A child was visited at home by his friend. That
night the child declined to sleep in his room. He insisted on joining the parents
in their bedroom. The fear of his room was triggered when the friend asked the
child if he was not afraid to sleep so close to a window when ghosts and spirits
peep directly into the room.
The tactful approach to the situation should
have been for the parents to accede to what the child had pleaded for, at least,
for that night knowing that such fears wear off or become much less the next day.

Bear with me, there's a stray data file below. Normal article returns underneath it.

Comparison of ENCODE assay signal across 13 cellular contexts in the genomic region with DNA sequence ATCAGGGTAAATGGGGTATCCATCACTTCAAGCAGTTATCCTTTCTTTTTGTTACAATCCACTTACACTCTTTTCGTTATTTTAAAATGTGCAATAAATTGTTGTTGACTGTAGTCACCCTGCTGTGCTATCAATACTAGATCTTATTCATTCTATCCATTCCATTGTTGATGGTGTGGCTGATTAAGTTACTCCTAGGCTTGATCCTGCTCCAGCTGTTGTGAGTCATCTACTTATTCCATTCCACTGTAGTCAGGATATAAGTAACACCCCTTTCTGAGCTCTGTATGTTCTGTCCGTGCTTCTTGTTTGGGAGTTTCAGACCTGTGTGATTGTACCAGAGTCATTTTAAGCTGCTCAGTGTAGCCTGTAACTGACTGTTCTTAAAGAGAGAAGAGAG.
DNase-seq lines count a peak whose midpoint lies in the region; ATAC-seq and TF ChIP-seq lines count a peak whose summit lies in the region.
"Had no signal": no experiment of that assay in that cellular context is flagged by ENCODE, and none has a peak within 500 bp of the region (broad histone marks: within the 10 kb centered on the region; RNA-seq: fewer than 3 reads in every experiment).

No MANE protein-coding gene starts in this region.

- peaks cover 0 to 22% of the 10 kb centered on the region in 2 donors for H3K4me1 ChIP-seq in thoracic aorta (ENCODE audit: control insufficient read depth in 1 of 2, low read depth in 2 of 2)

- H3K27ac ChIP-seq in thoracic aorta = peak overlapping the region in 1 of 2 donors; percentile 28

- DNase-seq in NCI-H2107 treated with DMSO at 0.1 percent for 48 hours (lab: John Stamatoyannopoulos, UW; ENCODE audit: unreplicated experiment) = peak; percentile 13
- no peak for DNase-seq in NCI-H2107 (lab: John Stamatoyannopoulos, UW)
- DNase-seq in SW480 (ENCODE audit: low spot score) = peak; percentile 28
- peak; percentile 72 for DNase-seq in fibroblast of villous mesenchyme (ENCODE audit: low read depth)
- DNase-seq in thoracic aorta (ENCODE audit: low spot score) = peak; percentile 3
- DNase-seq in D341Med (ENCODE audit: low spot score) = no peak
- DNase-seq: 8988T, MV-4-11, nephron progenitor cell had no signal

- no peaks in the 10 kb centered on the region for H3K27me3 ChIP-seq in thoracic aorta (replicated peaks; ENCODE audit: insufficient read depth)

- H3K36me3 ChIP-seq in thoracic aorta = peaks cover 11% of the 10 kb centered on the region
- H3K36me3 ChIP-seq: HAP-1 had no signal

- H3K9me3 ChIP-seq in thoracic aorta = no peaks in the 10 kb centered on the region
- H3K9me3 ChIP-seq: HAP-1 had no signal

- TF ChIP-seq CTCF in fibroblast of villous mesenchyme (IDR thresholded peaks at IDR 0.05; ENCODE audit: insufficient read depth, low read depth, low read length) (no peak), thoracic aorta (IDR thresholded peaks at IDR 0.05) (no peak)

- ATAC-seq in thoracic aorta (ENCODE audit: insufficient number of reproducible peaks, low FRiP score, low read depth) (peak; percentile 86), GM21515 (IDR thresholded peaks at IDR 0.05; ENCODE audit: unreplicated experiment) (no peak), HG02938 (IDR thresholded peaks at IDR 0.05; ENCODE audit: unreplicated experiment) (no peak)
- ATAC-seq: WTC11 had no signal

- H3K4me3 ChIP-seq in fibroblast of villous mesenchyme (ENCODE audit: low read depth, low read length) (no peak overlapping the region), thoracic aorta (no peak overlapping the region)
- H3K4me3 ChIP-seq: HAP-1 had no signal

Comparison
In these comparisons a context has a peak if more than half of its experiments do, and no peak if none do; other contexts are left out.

Instead they thought it a good opportunity to enforce the parental discipline
over the child so that he abandons what was perceived as a "sissy" trait.
The parents, after a peaceful sleep with no sense of guilt, woke up in
the morning fully pleased with the result of their "putting the foot down".
And they would not ask the child how he slept because that would have undermined
the disciplinary strategy of the night.
to say, the child was restless that night because - he was a human-child, - and
if only the parents knew that! "Why believe in a ghost or spirit when you
have seen none and will see none of them ever in your life"? The father's
argument kept ringing in the child's ears; and he would ask himself: "Indeed
The child was betraying nothing more than a simple natural fear
of an Unseen -never seen before -because he, as human, has been created in the
nature of readily believing